Hello, my name is***** and I have over 20 years of experience as a veterinarian. I am sorry to hear that your puppy Tilly has a great appetite, yet a too lean physique.
I assume that she has had stool samples checked to make sure that parasites aren't part of her problem. Puppies are more likely to have parasites and if he is going out and eating things, as puppies often do, she can be reinfesting herself with parasites. Make sure these stool checks are sent out to the laboratory as they can do a more thorough check for less common parasites. Perhaps worming her with a broad spectrum wormer like fenbendazole (Panacur) would be helpful. That medication treats giardia.
Are her stools relatively loose?
If so it will be important to describe what sort of loose stools she has to try and localize the problem. Loose stools with mucous or bright red blood point more towards large bowel diarrhea or colitis, whereas just watery stools with no mucous point more toward small bowel disease. Increased frequency points toward large bowel diarrhea, whereas more normal frequency and normal or increased amounts points toward small bowel diarrhea.
Diarrhea can also lead to bacterial overgrowth in the gut. Probiotics such as Fortiflora, Proviable, or Benebac can help replace appropriate bacteria. Have you tried those?
It is quite possible that she has developed a food allergy/sensitivity and that she needs a different puppy food. Stay away from foods that have the same protein (meats, eggs) and carbohydrate (starches like rice or wheat) ingredients as her current puppy food as some of those may be the ingredients she is likely reacting to. Ideally if we suspect a food allergy/sensitivity she would be fed a true hypoallergenic prescription food, such as Hills z/d or Purina Pro Plan Veterinary Diets HA.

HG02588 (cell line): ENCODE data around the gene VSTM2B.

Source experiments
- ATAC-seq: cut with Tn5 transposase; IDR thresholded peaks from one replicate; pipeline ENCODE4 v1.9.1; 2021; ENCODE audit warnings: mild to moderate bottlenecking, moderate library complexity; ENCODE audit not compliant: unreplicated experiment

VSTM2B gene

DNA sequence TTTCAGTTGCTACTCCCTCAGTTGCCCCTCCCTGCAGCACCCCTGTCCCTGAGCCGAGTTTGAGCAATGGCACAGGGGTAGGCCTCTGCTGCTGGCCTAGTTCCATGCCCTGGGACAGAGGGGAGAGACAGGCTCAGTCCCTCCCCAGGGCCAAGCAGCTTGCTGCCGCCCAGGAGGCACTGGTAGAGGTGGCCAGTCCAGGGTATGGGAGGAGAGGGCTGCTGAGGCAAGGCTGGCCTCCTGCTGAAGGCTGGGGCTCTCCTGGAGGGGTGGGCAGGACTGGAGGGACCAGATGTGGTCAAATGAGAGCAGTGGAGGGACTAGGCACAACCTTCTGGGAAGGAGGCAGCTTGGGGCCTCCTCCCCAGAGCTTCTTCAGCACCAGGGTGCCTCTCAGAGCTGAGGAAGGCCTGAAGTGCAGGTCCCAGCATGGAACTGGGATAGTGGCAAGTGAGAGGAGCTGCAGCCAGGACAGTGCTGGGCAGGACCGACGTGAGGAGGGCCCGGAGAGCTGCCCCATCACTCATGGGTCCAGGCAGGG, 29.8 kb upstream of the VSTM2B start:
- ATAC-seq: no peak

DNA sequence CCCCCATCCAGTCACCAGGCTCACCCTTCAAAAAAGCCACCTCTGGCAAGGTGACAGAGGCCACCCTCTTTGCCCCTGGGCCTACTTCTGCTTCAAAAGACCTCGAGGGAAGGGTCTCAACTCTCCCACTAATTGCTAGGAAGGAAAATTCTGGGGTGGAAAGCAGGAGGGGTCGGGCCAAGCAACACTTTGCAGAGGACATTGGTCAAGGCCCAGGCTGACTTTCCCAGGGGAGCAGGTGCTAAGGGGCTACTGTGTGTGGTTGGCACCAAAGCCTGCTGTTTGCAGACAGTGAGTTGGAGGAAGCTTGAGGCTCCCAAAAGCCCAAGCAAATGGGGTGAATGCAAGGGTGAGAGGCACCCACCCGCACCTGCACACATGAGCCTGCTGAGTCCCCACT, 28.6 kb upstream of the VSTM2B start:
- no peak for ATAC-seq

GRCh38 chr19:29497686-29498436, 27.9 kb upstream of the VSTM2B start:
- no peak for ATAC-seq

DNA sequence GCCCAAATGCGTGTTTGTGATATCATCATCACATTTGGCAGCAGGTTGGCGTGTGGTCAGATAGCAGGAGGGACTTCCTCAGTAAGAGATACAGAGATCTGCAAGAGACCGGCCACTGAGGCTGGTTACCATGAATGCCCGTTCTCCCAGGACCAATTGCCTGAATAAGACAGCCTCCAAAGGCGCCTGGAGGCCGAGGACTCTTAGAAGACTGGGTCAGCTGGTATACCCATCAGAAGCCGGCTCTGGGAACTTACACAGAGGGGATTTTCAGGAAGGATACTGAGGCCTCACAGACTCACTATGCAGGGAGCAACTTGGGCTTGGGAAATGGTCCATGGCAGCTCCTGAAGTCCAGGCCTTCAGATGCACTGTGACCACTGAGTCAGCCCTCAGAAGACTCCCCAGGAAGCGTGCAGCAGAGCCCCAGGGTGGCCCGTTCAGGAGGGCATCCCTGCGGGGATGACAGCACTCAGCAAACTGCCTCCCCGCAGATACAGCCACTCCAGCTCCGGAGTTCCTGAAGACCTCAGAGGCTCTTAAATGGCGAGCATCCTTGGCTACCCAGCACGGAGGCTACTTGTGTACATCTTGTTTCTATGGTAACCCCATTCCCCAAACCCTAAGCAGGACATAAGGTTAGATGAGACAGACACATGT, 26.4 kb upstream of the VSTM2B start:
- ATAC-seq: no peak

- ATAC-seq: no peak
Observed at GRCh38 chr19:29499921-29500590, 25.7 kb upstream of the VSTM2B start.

There are other possibilities for poor weight gain as well.
Pancreatic insufficiency is another possibility, and we see this disease more commonly in some breeds such as Shepherds. These dogs have a pancreas that produces a decreased amount of digestive enzymes, and the amount produced can wax and wane in some cases, especially early in the disease process. Testing is by running a blood test called a TLI which checks for digestive enzymes. Treatment is replacement of digestive enzymes at each meal. An easier to digest food would be expected to create less problems with digestion and as such less diarrhea.
Kidney and liver disease can cause poor weight gain too, but I would expect her to be sicker in general, eating poorly and she would be quite young for that unless she has congenital organ disease. I would expect that to have been picked up on routine blood testing and I suspect that has been done, so this seems less likely.
Dogs with thyroid disease get poor thyroid function and gain weight rather than are too thin, so that seems unlikely with her.
Primary intestinal disease, inflammatory bowel disease, or protein losing enteritis is another possibility.
In short because this has been ongoing for a bit then I would worm her, consider changes in her diet, and more diagnostics should be done.
The diagnostics can be as simple as fecal checks and cultures to start. If that isn't enough then a complete blood count and biochemistry profile (I think these have been done?), cobamalin and folate levels (to look for intestinal disease) and testing for pancreatic insufficiency to assess general health.
Given her breed if finances are tight and you need to pick which test to do first I highly recommend a blood test called a TLI looking for pancreatic insufficiency.
If these tests are not diagnostic and this truly becomes chronic then biopsies of her gastrointestinal tract to look for inflammatory bowel disease or infiltrative cancers such as lymphoma (though cancer is less likely at her age it is possible) would be the next reasonable step.
Please let me know if you have any further questions.